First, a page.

Although stylistically a descendant of the spectacular tradition of French Grand Opera, with its multifarious ballets, huge choruses, numerous singers, lavish sets and orchestration, Aida from the start was effortlessly popular, whereas the various Dinorahs, LAfricaines, La Juives, comparatively bereft of both really memorably beautiful arias and dramatic content, struggle to survive. Aida bursts with everything; not only trumpets, exotic settings and scoring, glorious arias and choruses, but also passion, jealousy, agonizing dilemma and tragedy. However, if not well done, it can seem rather long.

In these cash-straightened times, economical sets are highly commendable, and producer Paolo Miccichs use of Egyptian-inspired images projected onto the towering ruins of Romes Baths of Caracalla in the background and on to a series of panels and screens on stage was most ingeniously done. There was a whole gamut of hieroglyphs, papyrus boats, chariots, columns and so on which left no doubt as to where the action was taking place, but perhaps the changes were too frequent not to distract, and at times the images flowed like a river across everything, the stage, the ruins, the costumes, rather disconcertingly, producing in the viewer a queasiness like that of the drunkard experiences when the ceiling starts to spin.

The conductor was Placido Domingo, who of course appeared to rapturous enthusiasm; his genius as a singer is not matched by his proficiency as a conductor, but with an expertise drawn from singing a thousand Radameses, he took the orchestra through its paces perfectly efficiently, if a little sedately. The chorus, under Andrea Giorgi, was very impressive, as were the various dance interludes, choreographed by Juan de Torres.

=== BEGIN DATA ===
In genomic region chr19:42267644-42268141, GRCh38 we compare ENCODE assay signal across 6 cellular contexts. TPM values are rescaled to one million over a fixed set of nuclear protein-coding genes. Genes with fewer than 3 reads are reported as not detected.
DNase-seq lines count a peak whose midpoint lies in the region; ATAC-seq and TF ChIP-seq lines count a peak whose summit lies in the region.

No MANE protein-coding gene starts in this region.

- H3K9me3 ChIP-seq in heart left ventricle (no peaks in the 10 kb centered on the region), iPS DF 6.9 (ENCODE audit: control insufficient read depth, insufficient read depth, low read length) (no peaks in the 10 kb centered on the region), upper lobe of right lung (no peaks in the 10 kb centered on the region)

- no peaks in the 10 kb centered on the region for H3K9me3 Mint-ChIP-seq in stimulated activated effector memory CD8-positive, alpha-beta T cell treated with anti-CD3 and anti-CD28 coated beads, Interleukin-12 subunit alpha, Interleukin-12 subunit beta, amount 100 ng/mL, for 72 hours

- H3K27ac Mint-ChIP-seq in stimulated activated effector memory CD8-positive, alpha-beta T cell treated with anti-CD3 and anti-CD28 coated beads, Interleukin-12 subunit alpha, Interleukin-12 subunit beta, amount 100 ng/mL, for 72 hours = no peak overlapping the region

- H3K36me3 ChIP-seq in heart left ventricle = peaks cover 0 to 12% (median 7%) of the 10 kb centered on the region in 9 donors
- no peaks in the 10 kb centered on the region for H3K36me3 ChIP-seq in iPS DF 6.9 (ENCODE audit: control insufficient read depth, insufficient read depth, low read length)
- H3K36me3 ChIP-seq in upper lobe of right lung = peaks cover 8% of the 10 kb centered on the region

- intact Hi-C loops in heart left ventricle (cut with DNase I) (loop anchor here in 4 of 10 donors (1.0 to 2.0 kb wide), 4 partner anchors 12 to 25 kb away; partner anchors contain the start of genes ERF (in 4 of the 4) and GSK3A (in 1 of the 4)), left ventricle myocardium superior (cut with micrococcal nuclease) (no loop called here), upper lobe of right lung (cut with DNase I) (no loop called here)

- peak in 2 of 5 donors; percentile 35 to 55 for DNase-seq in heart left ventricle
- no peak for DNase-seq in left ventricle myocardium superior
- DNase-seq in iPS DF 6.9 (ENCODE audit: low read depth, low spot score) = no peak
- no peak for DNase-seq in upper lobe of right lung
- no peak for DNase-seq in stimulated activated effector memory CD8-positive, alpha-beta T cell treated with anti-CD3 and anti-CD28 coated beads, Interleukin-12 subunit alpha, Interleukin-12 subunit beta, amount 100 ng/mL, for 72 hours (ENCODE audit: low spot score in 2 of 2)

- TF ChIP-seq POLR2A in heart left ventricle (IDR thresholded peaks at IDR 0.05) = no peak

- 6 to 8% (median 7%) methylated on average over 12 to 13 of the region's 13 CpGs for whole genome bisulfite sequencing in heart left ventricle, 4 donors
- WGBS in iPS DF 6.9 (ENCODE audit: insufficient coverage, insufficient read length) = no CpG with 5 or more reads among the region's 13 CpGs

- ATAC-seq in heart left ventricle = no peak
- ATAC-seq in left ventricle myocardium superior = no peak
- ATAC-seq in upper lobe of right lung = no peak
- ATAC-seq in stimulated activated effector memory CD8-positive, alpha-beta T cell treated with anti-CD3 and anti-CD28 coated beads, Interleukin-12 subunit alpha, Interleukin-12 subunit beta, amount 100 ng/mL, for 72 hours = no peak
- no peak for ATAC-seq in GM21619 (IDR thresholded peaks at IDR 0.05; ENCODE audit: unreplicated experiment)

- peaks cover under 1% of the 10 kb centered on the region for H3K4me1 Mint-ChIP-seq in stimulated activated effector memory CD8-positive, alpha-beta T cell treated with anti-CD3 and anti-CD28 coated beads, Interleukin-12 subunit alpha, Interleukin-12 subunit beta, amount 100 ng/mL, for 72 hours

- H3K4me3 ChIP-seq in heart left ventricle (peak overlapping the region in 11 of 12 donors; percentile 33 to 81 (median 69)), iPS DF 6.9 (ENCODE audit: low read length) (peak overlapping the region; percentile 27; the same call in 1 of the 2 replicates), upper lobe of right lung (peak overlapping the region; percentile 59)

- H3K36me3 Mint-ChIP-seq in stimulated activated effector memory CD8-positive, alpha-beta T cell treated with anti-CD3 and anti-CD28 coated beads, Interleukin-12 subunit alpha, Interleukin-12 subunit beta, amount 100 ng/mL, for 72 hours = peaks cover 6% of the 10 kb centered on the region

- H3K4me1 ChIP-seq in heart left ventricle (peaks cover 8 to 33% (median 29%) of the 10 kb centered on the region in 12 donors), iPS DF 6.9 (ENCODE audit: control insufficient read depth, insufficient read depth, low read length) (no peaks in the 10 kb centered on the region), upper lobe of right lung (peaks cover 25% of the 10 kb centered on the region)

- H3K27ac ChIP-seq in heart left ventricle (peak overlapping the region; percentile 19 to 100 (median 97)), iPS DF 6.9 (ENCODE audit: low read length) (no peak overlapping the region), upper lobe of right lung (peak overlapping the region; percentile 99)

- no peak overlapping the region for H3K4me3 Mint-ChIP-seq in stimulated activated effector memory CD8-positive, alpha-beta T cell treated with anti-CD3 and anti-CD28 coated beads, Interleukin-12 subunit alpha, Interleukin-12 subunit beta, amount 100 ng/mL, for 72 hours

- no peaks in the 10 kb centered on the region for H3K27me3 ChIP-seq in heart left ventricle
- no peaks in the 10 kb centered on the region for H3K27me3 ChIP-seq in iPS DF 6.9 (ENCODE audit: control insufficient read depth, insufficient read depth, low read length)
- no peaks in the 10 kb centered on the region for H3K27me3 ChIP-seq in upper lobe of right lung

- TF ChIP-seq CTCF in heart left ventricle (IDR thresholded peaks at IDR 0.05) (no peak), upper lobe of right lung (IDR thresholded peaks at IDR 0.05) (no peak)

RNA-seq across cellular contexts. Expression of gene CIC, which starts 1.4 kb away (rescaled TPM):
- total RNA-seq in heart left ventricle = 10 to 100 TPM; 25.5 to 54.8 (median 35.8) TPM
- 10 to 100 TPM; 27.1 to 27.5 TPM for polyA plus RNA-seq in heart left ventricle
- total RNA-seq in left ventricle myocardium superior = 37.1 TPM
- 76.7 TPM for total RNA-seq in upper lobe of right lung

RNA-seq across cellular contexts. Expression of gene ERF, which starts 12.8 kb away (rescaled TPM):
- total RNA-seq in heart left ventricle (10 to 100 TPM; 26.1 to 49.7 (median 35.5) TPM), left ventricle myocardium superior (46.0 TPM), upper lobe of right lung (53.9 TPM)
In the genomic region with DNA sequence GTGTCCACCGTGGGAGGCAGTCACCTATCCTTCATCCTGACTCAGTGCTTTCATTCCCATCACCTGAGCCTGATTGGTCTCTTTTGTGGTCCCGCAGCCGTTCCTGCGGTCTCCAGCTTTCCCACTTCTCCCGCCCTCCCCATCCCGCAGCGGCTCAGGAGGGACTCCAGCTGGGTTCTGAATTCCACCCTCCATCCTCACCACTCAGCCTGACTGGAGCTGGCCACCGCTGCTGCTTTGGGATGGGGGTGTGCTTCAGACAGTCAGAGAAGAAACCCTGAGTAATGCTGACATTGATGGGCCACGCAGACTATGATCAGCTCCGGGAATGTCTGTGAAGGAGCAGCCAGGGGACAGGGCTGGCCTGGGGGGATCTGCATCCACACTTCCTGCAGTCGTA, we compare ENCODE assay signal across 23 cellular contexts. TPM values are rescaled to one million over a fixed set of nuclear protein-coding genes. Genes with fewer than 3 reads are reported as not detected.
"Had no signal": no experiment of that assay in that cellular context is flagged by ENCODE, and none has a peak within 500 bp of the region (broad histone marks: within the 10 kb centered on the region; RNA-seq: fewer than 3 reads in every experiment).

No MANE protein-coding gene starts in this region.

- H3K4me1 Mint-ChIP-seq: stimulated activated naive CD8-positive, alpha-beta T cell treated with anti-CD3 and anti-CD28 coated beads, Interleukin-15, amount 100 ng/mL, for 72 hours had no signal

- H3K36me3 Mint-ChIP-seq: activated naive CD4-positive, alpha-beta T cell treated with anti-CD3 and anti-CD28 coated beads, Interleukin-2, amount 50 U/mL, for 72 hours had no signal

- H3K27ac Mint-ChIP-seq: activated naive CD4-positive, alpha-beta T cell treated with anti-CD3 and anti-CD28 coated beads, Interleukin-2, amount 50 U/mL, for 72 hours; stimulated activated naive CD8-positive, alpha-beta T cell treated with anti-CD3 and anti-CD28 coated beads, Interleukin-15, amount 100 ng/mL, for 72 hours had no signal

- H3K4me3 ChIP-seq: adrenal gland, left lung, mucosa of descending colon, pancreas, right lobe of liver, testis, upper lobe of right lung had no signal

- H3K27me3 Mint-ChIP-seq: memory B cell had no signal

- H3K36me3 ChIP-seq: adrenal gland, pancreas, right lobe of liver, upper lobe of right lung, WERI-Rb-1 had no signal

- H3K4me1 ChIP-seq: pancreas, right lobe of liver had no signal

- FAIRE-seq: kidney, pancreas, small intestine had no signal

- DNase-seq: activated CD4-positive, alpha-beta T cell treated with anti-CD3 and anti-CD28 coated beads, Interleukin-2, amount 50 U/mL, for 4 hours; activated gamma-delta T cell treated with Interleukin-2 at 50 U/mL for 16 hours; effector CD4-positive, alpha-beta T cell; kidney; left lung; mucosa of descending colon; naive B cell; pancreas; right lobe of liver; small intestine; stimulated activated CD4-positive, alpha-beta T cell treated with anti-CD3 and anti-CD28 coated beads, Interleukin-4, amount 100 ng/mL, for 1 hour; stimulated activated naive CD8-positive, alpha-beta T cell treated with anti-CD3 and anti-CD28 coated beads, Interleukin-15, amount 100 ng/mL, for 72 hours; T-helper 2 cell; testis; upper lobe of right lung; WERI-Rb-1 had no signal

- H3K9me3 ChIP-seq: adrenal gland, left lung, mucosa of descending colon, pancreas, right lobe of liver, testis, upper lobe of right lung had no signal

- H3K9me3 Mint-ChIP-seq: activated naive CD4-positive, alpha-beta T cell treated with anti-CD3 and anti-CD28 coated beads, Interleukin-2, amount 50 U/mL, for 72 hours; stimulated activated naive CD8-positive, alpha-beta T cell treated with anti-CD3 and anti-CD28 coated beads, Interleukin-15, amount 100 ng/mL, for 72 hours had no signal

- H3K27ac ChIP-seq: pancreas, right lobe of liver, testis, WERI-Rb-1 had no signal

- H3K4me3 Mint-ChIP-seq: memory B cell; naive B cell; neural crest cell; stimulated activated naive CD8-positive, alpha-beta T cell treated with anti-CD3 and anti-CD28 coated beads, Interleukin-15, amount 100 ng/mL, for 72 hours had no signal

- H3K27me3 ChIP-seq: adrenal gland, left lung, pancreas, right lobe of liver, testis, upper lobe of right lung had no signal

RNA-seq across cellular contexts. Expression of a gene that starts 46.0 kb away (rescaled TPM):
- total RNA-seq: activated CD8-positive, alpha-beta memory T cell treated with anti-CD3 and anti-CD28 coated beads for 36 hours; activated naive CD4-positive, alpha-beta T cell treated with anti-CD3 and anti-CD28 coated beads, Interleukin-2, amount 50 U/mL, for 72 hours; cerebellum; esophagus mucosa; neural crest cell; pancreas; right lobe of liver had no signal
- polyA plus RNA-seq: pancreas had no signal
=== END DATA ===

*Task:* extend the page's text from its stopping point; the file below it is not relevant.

And now the singers.

Silvie Valayre, who gave such a superb performance as Salome at the Auditorium last November, was indisposed for the first night, her place being taken by the Belgian Isabelle Kabatu. She manages all the notes and can spin a passable fil di voce, but her voice is not beautiful, and even Oh, patria mia, one of the most freely ranging and richly melodic, and incidentally one of the most loved, of all Italian soprano arias, was hardly a great pleasure. Mariana Pentcheva as Amneris was powerful and vindictive, with strong, dark tones slightly marred at loud and dramatic moments by a very distinct beat, quaver, vibrato or whatever it can be called, while Mario Malagnini, Radames, was quite heroic, but possibly a bit monotone. The other main male roles were all satisfactory, with Juan Pons as Amonasro, Giacomo Prestia as Ramfis and Carlo Cigni as the king.

Teatro dellOpera di Roma, Terme di Caracalla, Rome, tel. 06 481601, www.opera.roma.it.

Further performances: 27, 28, 29, 30 July, 2, 3, 4 August 2005

www.john-fort.com